“Scerbo had been paroled from state prison on July 5, according to Peter K. Cutler, a spokesman for the state Department of Corrections and Community Supervision. Scerbo had been in prison since November 2011. He was serving a maximum sentence of three years after being convicted of driving while intoxicated for a third time.
Normally, Scerbo would not have been eligible for parole until September, but he completed a shock incarceration program at Moriah Shock Correction Facility in Essex County, Cutler said. Completing the program made Scerbo eligible for release in six months.
Scerbo’s criminal record on file at the Monroe County Clerk’s Office dates back to 2006, when he was convicted of third-degree burglary for breaking into a Penfield business and stealing about $250.
He was sentenced to five years of probation, but the probation was revoked and he was sentenced to one year in jail after he was caught in January 2007 racing his car on the grass around a business in Penfield.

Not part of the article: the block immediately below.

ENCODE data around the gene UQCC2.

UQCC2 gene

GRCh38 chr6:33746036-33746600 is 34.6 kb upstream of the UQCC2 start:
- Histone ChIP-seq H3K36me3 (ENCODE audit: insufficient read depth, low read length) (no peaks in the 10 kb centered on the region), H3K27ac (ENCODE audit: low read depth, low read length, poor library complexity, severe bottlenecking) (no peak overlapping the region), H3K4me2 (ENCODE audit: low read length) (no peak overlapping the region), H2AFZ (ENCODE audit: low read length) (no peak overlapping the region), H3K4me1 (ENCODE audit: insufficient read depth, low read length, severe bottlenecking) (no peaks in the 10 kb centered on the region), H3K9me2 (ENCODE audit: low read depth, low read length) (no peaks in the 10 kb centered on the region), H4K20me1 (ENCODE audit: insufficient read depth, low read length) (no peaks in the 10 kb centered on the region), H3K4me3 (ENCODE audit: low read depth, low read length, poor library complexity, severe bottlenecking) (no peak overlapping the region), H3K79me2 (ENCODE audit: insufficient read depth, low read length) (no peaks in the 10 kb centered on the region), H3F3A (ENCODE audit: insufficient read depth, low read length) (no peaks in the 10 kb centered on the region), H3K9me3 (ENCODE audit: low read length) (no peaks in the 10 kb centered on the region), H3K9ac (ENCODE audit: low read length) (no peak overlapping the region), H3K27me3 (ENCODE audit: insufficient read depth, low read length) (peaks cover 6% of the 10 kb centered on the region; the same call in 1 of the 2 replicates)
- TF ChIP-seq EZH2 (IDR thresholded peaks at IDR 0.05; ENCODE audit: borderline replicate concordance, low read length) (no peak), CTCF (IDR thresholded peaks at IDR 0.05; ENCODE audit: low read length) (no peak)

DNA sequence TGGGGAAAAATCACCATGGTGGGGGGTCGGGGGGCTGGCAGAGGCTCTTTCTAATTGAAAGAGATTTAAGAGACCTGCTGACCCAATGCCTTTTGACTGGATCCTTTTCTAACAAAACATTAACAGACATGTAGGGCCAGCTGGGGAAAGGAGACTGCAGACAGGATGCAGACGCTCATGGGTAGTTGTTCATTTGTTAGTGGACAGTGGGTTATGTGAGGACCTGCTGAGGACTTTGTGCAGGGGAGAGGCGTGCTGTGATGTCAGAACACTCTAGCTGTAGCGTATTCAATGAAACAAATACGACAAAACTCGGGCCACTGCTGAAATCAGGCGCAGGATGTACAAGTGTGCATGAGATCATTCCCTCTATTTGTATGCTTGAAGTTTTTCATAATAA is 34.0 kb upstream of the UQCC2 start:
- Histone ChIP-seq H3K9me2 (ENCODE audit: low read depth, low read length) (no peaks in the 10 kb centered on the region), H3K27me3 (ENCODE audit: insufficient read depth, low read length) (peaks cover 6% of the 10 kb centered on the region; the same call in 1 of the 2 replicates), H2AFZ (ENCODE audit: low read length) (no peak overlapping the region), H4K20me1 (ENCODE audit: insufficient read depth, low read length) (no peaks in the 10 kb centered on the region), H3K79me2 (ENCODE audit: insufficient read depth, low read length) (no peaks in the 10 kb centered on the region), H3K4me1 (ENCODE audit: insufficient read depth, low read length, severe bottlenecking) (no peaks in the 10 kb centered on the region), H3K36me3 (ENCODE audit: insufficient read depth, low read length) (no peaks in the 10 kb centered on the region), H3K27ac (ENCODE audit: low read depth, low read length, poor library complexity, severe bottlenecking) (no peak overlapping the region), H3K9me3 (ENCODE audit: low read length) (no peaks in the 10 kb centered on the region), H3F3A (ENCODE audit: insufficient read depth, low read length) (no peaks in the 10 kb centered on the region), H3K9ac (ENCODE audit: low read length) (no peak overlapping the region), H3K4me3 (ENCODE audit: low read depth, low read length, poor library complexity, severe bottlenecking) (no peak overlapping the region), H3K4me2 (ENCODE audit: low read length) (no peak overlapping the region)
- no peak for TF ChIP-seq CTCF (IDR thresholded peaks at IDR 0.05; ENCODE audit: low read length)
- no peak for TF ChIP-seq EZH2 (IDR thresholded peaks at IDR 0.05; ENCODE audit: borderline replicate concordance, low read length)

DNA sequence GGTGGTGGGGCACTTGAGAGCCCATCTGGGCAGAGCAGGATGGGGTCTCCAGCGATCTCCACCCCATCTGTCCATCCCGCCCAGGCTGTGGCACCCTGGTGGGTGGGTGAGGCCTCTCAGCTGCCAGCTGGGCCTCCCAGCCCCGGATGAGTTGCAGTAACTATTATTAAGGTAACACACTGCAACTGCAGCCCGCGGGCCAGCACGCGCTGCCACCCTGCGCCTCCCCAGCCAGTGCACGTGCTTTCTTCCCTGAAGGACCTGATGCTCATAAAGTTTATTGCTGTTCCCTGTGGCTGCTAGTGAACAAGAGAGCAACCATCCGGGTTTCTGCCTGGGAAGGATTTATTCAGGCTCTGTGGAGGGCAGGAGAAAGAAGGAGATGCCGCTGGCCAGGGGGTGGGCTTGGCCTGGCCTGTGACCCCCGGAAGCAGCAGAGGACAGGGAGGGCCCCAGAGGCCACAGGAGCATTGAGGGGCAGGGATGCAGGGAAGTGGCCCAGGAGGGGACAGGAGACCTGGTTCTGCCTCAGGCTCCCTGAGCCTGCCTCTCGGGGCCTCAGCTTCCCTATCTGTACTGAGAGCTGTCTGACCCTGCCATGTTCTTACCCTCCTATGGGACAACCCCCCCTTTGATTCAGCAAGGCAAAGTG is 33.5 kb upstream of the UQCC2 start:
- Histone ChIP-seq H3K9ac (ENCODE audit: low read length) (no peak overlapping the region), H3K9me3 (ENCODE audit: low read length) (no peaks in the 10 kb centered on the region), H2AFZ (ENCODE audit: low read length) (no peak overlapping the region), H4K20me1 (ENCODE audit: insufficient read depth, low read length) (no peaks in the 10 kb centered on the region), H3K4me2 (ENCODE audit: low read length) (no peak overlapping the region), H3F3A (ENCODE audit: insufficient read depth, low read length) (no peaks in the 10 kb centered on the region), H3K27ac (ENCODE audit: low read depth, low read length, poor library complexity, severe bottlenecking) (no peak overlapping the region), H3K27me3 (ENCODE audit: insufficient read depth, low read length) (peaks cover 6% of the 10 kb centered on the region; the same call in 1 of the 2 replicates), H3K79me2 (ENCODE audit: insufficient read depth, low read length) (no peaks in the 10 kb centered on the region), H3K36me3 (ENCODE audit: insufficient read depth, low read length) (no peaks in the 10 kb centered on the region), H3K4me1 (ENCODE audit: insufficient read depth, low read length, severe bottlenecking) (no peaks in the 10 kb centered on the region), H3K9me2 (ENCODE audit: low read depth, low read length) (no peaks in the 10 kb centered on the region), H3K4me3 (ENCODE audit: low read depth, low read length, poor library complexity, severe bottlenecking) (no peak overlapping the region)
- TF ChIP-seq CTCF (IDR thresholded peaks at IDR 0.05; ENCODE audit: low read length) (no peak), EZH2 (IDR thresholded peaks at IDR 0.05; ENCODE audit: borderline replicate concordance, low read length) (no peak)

Even before that happened, Scerbo was in danger of having his probation revoked. He had violated several terms of probation by not going to school or getting a job, not paying restitution, and failing to participate in a mental health treatment program.
When confronted with his lack of cooperation, Scerbo wrote a note to his probation officer promising to behave: “I will not mess up and do something that causes me to return to jail or violate my probation. This is my personal promise,” he said in the handwritten note dated Jan. 17, 2007.
“This officer was amazed that he violated the contents of that document less than 24 hours after signing it,” his probation officer wrote in a court document.
Scerbo pleaded guilty to driving while intoxicated on July 21, 2011. He was arrested Jan. 7, 2011, in East Rochester. Before he could be sentenced in that case, Scerbo was arrested again for DWI in Brighton on Sept. 6, 2011. He pleaded guilty to both charges.
Scerbo also had a previous DWI conviction in 2007 in Cayuga County.”
Sheriff O’Flynn explained that Scerbo met criteria of this SHOCK program, (for details on that please click here) and that is why he was released. O’Flynn went on to say that they scoop up many of these offenders.